The CSAM controversy ought to have been obvious to Apple, but it seems that it wasn’t. Instead, the company was left scrabbling to respond as it came under fire from all quarters.

The question is: What will Apple do now? I have my theory …

The CSAM controversy

We’ve previously outlined the sequence of events.

Apple was already placed on the back foot when the plans were leaked shortly before the company announced them. Cryptography and security expert Matthew Green tweeted the plans, saying it was a bad idea.

The leak – which didn’t include details of the protections Apple has against false positives – meant that four concerns were raised ahead of the announcement.

Then there was the official announcement itself. This, honestly, was in large part responsible for mainstream media confusion – because it included two totally separate measures that were quickly and erroneously conflated in numerous reports:

  • CSAM scanning using digital fingerprints from known abusive materials
  • AI-powered detection of probable nudes in iMessages sent or received by children

Security experts continued to raise concerns even after the announcement, as did many of Apple’s own employees.

Apple responded by leaking an internal memo, publishing a six-page FAQ, and engaging in a mass of background briefings and interviews to try to correct misapprehensions and address well-founded concerns. In one of those, Craig Federighi admitted that Apple should have handled things differently.

Since then, there’s been absolutely no sign of the fuss dying down. Indeed, the number of individuals and organizations calling for a rethink has only increased.

Additionally, we discovered that Apple was already scanning iCloud Mail.

Apple’s three options

Apple now has a decision to make. It can press on as planned, launching CSAM scanning on day one of the official launch of iOS 15. It can do a U-turn, and announce that it has abandoned the plans in light of the concerns raised. Or it can do what I personally consider most likely, and delay the launch.

Apple of course took this approach with App Tracking Transparency (ATT), and in that case the only objections were coming from ad companies and advertisers. Privacy campaigners and Apple customers were all in favor.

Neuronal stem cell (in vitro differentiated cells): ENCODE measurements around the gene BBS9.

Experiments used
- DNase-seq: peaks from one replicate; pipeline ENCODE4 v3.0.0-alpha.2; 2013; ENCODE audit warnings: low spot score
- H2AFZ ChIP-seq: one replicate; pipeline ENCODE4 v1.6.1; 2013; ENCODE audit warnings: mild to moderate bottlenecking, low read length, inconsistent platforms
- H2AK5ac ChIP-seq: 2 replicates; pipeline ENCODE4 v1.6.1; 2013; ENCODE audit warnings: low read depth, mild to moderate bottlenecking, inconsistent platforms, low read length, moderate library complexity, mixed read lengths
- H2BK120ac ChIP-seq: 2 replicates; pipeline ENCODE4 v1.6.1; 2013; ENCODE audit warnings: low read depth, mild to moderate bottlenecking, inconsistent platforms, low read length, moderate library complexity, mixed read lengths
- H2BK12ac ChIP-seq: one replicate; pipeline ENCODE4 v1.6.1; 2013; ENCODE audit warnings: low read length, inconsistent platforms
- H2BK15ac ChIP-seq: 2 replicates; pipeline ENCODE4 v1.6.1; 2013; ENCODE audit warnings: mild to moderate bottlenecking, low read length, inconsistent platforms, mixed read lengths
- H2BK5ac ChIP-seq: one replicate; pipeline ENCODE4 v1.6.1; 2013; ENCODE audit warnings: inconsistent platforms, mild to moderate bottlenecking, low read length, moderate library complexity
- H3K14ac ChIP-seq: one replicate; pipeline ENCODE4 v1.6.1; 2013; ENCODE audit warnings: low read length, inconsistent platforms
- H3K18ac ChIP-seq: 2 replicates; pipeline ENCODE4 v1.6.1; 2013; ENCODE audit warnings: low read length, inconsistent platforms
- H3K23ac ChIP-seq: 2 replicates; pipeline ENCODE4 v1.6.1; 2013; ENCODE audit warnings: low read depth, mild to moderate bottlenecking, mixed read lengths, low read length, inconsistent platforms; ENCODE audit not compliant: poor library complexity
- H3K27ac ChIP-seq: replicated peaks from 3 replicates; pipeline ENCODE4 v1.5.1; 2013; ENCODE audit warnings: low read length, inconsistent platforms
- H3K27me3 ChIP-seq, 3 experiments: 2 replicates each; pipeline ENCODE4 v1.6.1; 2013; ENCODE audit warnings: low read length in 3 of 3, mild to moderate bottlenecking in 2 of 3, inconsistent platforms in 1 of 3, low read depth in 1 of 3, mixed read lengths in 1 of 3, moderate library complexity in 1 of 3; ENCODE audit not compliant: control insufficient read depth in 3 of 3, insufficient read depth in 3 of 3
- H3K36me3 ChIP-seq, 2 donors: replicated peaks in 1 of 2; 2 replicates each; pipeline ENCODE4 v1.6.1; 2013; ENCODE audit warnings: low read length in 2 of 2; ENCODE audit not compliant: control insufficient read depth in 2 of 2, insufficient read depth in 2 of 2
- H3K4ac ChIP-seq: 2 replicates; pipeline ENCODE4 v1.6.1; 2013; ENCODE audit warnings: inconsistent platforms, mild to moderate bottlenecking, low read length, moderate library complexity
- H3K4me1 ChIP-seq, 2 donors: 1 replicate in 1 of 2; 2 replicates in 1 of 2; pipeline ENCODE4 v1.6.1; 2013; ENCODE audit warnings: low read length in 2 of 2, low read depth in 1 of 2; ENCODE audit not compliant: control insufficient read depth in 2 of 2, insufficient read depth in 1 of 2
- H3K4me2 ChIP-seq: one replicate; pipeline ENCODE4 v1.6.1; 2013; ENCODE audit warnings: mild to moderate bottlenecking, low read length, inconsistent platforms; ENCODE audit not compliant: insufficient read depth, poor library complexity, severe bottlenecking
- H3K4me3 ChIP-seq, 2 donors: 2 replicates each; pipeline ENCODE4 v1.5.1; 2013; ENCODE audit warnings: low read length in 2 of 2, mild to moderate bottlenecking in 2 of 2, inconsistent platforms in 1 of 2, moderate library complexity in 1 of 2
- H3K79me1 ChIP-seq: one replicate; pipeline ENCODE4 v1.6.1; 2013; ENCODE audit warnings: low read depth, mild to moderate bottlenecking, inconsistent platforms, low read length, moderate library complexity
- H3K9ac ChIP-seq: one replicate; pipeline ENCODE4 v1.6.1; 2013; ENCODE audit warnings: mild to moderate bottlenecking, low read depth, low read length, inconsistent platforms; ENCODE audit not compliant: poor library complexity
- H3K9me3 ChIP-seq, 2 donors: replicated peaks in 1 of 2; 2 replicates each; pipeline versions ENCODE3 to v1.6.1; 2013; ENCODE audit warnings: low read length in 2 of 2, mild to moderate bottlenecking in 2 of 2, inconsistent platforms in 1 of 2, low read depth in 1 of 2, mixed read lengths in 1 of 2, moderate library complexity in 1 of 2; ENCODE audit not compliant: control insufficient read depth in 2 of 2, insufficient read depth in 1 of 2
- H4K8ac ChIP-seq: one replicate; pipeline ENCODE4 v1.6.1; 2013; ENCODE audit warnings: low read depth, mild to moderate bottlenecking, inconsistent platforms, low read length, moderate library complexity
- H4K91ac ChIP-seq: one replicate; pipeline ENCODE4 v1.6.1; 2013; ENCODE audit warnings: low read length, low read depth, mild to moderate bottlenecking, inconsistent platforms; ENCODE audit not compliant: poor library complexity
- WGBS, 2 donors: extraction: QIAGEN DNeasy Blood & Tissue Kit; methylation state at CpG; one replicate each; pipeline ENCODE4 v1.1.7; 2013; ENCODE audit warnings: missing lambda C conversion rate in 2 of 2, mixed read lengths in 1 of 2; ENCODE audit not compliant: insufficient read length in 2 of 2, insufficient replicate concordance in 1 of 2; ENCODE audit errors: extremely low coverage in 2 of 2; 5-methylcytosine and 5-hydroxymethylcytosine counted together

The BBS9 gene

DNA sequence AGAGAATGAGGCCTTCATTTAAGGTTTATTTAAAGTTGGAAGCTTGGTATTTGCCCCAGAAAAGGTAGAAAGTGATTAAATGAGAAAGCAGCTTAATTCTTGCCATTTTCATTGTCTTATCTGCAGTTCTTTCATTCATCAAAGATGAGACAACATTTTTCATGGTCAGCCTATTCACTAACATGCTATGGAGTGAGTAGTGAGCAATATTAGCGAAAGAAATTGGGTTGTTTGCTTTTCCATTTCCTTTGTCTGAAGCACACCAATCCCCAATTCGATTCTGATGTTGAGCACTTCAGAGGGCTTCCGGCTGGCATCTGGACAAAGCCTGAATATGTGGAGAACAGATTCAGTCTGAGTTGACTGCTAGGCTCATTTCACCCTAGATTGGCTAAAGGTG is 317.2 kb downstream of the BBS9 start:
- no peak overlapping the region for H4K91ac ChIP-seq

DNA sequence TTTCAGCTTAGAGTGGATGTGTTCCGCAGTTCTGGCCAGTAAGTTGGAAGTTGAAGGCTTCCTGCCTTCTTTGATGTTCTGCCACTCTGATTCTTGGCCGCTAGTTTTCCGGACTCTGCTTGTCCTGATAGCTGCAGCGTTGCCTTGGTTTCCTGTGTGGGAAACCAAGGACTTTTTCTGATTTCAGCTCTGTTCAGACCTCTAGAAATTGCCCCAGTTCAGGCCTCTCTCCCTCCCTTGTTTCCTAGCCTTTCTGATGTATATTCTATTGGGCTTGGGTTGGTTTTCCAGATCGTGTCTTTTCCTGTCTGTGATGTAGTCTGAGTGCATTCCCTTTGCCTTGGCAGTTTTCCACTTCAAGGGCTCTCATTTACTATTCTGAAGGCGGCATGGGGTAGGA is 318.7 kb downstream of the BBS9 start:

CSAM scanning is different. Privacy campaigners and security experts are generally somewhere in the range of wary to resolutely opposed, and the same seems to be true of many Apple customers. The case for holding off in this launch is way stronger than it was for ATT.

Abandoning the plans would probably be too embarrassing for Apple. It has put a huge amount of work into selling the benefits, and explaining why it considers the move safe. But pressing ahead at a time when there is so much opposition seems equally unlikely.

So my money is on a delay. Either until the fuss has died down (assuming it does), or until the company has thought of some additional safeguards.

If the fuss does die down, then the prevailing view here at 9to5Mac is that the feature will be quietly added to a dot release whose notes focus on the headline features, and just include CSAM scanning as a bullet point.

What’s your view? Please take our poll, and share your thoughts in the comments.

Update: Apple did indeed delay the rollout, saying that it is working on additional safeguards.

Photo: Wired

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About the Author

Ben Lovejoy

Ben Lovejoy is a British technology writer and EU Editor for 9to5Mac. He’s known for his op-eds and diary pieces, exploring his experience of Apple products over time, for a more rounded review. He also writes fiction, with two technothriller novels, a couple of SF shorts and a rom-com!

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